What Did the Governor Know About Flint's Water, and When Did He Know It?

Michigan has finally declared a state of emergency over the city’s lead poisoning, but there are questions about why it’s taken so long to respond.

The Flint River flowing through downtown. (Rebecca Cook / Reuters)

In Flint, Michigan, a scandal over lead-tainted water keeps getting darker.

On Tuesday, Governor Rick Snyder declared a state of emergency due to lead in the water supply. The same day, the U.S. Department of Justice announced that it is investigating what went wrong in the city. Several top officials have resigned, and Snyder apologized. But that’s only so comforting for residents. They’re drinking donated water supplies—though those donations are reportedly running dry—or using filters. Public schools have been ordered to shut off taps. Residents, and particularly children, are being poisoned by lead, which can cause irreversible brain damage and affect physical health. It could cost $1.5 billion to fix the problem, a staggering sum for any city, much less one already struggling as badly as Flint is.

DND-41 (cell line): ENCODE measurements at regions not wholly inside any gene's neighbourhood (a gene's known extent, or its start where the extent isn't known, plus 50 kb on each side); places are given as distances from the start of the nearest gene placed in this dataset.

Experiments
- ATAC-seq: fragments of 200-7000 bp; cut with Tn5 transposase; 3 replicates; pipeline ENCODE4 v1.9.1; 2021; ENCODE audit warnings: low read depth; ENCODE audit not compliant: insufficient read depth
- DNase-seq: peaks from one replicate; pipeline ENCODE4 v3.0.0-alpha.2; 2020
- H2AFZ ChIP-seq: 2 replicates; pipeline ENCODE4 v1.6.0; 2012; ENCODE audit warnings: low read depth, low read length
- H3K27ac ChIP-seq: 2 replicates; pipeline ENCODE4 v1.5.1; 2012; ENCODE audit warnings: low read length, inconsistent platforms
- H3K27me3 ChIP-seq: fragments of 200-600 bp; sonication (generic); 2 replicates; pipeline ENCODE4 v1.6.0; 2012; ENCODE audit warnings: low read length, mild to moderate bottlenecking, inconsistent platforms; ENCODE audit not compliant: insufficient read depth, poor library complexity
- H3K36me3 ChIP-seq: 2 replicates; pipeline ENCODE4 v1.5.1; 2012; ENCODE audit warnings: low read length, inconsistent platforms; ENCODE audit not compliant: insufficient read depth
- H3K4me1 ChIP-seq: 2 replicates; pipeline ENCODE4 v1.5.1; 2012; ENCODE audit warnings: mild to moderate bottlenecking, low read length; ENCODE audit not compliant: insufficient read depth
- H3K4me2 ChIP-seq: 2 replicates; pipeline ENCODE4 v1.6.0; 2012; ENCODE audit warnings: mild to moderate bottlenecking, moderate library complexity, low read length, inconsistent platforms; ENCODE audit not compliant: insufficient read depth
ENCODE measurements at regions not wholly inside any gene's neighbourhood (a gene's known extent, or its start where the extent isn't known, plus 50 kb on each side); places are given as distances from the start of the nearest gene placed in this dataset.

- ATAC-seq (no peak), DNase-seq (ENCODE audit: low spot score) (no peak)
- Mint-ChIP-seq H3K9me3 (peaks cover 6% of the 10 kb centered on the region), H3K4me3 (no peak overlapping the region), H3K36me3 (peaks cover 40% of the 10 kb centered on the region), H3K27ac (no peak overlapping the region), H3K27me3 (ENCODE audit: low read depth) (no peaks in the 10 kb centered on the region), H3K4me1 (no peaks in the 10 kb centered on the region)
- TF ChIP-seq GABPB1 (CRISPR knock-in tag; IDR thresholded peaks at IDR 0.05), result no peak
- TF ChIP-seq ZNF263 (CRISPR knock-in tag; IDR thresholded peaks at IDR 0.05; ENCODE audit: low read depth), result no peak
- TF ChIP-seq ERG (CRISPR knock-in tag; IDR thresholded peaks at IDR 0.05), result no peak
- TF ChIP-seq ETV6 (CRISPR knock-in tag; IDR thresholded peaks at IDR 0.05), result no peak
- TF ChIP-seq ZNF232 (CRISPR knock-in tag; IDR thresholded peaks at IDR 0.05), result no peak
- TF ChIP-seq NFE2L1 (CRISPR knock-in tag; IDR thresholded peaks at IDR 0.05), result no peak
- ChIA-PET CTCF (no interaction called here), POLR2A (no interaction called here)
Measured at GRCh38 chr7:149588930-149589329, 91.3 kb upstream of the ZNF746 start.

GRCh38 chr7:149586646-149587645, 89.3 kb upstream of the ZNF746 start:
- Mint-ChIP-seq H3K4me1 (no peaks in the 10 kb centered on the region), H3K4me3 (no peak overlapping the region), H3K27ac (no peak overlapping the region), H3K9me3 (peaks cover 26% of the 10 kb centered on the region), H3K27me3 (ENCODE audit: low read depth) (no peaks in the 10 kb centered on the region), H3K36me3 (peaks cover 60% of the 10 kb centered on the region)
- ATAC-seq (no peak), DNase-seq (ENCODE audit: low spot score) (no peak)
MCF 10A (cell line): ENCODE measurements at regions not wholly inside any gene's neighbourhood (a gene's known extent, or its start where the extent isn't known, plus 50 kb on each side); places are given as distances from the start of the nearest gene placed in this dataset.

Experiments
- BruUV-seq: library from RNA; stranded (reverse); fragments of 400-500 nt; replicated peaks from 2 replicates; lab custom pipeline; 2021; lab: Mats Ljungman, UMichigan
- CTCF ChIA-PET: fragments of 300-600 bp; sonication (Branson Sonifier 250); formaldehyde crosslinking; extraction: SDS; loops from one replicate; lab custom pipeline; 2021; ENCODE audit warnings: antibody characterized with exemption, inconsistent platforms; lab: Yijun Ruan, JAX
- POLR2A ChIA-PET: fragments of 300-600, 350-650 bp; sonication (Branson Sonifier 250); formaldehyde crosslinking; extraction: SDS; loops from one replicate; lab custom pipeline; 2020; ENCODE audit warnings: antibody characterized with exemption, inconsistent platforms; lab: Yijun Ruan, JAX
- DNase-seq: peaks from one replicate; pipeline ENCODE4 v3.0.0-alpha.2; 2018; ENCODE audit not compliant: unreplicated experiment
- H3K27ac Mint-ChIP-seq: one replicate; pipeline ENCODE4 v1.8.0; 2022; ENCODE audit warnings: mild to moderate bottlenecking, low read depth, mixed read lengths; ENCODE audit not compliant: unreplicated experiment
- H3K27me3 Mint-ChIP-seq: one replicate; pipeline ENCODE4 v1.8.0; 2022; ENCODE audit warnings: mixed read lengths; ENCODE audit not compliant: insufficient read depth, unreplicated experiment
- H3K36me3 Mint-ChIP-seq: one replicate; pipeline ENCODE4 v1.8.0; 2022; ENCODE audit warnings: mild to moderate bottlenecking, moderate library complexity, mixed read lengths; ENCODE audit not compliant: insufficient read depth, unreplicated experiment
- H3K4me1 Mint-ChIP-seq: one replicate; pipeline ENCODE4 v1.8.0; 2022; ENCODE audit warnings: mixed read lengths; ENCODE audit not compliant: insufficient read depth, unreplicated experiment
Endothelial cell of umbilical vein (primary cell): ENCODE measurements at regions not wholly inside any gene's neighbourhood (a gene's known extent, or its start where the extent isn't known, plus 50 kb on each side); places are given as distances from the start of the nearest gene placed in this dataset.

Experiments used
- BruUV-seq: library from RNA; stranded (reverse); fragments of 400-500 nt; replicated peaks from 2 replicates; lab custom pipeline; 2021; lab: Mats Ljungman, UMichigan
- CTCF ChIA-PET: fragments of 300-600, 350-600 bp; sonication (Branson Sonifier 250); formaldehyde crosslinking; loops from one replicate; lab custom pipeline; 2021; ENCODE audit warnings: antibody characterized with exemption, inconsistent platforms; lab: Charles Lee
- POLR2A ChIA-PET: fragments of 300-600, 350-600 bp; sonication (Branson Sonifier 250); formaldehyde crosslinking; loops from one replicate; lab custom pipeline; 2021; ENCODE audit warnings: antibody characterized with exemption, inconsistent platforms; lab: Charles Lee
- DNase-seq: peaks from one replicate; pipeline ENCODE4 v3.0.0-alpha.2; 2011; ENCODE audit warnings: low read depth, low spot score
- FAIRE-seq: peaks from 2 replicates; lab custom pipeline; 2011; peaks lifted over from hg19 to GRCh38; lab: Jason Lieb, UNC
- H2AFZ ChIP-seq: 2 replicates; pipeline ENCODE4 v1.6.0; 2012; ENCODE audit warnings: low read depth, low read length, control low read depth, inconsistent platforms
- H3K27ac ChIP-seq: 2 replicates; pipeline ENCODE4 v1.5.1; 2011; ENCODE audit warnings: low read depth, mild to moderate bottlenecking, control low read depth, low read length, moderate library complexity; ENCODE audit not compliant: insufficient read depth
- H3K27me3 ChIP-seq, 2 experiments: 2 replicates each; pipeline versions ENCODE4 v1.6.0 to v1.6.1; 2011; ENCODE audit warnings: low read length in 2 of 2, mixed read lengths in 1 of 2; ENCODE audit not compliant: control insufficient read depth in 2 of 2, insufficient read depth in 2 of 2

The story is horrifying, on a visceral, “this isn’t supposed to happen here” level. While attention has been slow to focus on Flint, the more that emerges, the worse the story seems. The latest question is when Snyder knew about the problem. This week, an email from Snyder’s then-chief of staff to a health-department official was turned over as part of a freedom-of-information request. In July 2015, Dennis Muchmore wrote:

I'm frustrated by the water issue in Flint I really don't think people are getting the benefit of the doubt. Now they are concerned and rightfully so about the lead level studies they are receiving. These folks are scared and worried about the health impacts and they are basically getting blown off by us (as a state we're just not sympathizing with their plight).

On Thursday, while declaring the state of emergency, Snyder wouldn’t say when he became aware of the lead problem in Flint. The governor—who likes to portray himself as a can-do manager—reportedly grew testy when asked repeatedly about his own awareness.*